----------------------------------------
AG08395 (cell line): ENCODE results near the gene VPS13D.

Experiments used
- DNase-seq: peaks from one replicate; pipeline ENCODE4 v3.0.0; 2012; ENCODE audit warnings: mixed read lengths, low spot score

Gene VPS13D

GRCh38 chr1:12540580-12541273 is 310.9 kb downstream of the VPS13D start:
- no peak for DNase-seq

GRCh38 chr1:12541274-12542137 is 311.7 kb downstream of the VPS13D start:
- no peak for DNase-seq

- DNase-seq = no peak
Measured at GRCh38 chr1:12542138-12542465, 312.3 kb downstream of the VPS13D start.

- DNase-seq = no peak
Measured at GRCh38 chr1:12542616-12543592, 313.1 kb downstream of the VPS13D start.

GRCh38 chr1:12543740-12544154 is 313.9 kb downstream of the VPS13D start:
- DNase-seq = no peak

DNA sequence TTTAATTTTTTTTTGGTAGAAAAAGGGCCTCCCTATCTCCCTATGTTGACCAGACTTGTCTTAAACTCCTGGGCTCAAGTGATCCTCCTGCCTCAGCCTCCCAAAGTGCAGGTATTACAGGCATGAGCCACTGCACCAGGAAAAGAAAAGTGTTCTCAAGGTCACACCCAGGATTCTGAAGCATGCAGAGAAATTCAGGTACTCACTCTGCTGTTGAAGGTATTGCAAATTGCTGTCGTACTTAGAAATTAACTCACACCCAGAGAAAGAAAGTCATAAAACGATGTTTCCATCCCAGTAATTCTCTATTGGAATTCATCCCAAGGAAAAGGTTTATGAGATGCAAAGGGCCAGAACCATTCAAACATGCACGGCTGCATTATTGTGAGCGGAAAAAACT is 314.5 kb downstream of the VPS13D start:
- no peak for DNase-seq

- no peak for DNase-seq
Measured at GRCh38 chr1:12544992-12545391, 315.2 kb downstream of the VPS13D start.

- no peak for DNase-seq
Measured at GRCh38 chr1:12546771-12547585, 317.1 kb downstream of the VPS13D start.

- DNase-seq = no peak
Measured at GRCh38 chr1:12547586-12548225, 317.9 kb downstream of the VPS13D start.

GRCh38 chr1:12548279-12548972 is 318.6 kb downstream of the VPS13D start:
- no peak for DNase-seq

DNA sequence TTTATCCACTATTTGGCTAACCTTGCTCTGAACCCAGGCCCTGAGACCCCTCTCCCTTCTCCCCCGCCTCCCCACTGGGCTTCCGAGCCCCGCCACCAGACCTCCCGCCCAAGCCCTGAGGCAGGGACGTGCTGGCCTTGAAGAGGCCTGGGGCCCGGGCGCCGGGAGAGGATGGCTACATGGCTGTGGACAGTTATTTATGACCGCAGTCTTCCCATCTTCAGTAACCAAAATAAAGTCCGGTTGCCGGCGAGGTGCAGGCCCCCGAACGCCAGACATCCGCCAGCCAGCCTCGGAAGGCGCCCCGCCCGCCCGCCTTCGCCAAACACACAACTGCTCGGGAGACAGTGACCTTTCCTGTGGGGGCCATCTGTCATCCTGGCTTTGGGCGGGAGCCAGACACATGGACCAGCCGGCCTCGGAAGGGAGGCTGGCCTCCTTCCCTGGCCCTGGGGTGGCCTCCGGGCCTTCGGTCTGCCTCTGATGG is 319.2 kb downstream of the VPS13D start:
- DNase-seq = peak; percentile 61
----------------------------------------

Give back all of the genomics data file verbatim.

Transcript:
AG08395 (cell line): ENCODE results near the gene VPS13D.

Experiments used
- DNase-seq: peaks from one replicate; pipeline ENCODE4 v3.0.0; 2012; ENCODE audit warnings: mixed read lengths, low spot score

Gene VPS13D

GRCh38 chr1:12540580-12541273 is 310.9 kb downstream of the VPS13D start:
- no peak for DNase-seq

GRCh38 chr1:12541274-12542137 is 311.7 kb downstream of the VPS13D start:
- no peak for DNase-seq

- DNase-seq = no peak
Measured at GRCh38 chr1:12542138-12542465, 312.3 kb downstream of the VPS13D start.

- DNase-seq = no peak
Measured at GRCh38 chr1:12542616-12543592, 313.1 kb downstream of the VPS13D start.

GRCh38 chr1:12543740-12544154 is 313.9 kb downstream of the VPS13D start:
- DNase-seq = no peak

DNA sequence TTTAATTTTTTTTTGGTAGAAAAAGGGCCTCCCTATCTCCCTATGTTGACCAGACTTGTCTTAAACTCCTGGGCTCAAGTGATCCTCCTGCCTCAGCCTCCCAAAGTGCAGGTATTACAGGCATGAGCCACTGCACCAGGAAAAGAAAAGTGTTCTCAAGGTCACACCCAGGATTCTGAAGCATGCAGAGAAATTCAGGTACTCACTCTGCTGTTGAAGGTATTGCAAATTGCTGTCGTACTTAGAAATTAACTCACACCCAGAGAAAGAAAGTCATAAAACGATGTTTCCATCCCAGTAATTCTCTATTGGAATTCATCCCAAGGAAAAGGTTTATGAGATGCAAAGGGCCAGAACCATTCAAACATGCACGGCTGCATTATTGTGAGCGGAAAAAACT is 314.5 kb downstream of the VPS13D start:
- no peak for DNase-seq

- no peak for DNase-seq
Measured at GRCh38 chr1:12544992-12545391, 315.2 kb downstream of the VPS13D start.

- no peak for DNase-seq
Measured at GRCh38 chr1:12546771-12547585, 317.1 kb downstream of the VPS13D start.

- DNase-seq = no peak
Measured at GRCh38 chr1:12547586-12548225, 317.9 kb downstream of the VPS13D start.

GRCh38 chr1:12548279-12548972 is 318.6 kb downstream of the VPS13D start:
- no peak for DNase-seq

DNA sequence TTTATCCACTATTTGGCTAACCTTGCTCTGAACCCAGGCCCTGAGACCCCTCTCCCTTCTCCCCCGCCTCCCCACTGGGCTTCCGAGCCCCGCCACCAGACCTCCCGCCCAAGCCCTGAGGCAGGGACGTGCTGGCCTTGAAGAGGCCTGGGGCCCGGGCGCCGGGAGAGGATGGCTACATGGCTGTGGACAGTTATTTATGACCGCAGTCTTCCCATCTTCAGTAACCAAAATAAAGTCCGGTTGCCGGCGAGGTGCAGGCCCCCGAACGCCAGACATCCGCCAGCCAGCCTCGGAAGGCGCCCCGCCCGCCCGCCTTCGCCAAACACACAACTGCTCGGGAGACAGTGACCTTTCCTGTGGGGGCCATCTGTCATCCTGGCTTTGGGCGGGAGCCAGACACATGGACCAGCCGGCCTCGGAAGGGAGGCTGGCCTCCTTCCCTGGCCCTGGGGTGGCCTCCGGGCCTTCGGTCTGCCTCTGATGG is 319.2 kb downstream of the VPS13D start:
- DNase-seq = peak; percentile 61